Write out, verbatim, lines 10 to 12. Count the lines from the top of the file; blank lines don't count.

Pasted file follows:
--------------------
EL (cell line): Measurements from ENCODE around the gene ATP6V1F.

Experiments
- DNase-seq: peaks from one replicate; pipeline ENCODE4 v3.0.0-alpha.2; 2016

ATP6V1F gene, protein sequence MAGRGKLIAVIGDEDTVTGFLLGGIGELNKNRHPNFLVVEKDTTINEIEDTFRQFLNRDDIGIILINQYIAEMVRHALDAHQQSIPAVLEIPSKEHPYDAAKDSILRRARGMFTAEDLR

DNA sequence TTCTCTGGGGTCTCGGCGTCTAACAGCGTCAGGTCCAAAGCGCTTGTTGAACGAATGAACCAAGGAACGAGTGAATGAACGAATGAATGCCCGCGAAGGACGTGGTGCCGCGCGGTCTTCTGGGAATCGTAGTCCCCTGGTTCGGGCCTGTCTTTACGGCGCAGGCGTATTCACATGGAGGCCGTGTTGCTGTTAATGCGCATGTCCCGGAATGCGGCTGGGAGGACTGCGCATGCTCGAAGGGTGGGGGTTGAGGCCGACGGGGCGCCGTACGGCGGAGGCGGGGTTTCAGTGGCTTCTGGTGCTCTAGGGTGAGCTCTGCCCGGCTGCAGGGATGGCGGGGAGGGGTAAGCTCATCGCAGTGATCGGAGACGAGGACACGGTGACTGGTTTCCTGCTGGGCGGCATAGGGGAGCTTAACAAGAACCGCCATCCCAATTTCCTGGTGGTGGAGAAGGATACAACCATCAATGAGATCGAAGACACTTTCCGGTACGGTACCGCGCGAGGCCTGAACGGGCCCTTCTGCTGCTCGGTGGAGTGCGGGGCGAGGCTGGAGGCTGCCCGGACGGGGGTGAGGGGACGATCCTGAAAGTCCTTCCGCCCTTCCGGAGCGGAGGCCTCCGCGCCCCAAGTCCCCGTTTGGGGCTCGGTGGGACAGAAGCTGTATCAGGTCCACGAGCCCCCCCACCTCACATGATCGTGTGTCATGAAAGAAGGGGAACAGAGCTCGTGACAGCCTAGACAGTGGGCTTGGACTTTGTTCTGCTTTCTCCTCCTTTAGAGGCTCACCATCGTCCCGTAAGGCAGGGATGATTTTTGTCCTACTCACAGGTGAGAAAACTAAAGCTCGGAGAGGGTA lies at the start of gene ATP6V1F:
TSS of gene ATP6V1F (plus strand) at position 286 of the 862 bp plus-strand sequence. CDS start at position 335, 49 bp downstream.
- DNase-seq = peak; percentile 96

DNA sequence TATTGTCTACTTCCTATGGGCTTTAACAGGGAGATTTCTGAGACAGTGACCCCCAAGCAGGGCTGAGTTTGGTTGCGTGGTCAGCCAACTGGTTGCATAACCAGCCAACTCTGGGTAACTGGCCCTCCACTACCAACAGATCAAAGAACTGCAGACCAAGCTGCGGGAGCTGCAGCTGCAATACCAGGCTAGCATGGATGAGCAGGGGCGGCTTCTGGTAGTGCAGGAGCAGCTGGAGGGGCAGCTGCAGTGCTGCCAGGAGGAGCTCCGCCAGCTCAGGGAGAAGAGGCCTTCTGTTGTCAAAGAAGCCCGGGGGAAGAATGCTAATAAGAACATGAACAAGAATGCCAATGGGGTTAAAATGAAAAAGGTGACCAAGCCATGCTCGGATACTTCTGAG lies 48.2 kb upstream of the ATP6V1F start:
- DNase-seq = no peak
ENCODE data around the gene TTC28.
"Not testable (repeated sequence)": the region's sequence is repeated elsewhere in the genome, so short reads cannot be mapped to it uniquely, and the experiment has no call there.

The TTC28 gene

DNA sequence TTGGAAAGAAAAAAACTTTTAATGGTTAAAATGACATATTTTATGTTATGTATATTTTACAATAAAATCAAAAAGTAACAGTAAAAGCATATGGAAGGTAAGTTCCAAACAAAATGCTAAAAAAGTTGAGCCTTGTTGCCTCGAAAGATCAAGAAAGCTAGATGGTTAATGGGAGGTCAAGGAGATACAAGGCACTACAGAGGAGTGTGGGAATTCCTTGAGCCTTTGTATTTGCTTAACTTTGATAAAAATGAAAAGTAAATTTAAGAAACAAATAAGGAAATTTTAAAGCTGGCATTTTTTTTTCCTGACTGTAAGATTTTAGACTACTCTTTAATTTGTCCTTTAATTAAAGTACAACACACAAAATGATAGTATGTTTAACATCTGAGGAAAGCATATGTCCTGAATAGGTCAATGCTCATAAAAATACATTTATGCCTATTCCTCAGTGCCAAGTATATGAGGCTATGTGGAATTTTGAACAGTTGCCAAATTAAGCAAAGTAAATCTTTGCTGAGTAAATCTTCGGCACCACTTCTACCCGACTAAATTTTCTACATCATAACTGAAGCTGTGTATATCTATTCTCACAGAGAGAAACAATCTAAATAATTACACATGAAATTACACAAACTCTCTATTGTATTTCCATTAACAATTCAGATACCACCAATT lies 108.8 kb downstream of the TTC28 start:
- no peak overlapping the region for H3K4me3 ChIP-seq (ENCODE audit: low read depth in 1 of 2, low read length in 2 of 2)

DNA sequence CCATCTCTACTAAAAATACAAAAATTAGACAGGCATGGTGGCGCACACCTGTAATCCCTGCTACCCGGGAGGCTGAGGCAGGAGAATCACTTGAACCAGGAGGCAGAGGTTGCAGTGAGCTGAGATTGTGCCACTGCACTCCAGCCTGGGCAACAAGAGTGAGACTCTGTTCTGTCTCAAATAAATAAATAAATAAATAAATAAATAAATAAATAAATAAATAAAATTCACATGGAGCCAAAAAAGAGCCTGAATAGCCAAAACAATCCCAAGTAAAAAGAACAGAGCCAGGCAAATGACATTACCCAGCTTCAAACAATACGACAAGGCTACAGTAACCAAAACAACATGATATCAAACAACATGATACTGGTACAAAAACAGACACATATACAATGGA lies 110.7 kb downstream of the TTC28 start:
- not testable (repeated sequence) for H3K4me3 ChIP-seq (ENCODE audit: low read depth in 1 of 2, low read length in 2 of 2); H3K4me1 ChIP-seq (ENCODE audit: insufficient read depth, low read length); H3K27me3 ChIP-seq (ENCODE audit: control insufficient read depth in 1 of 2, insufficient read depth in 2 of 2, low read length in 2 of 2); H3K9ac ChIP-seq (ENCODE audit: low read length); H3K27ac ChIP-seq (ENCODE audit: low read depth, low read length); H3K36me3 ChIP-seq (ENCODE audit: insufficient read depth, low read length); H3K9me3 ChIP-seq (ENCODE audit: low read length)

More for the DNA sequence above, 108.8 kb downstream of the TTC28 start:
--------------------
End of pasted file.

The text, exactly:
ENCODE data around the gene TTC28.
"Not testable (repeated sequence)": the region's sequence is repeated elsewhere in the genome, so short reads cannot be mapped to it uniquely, and the experiment has no call there.

The TTC28 gene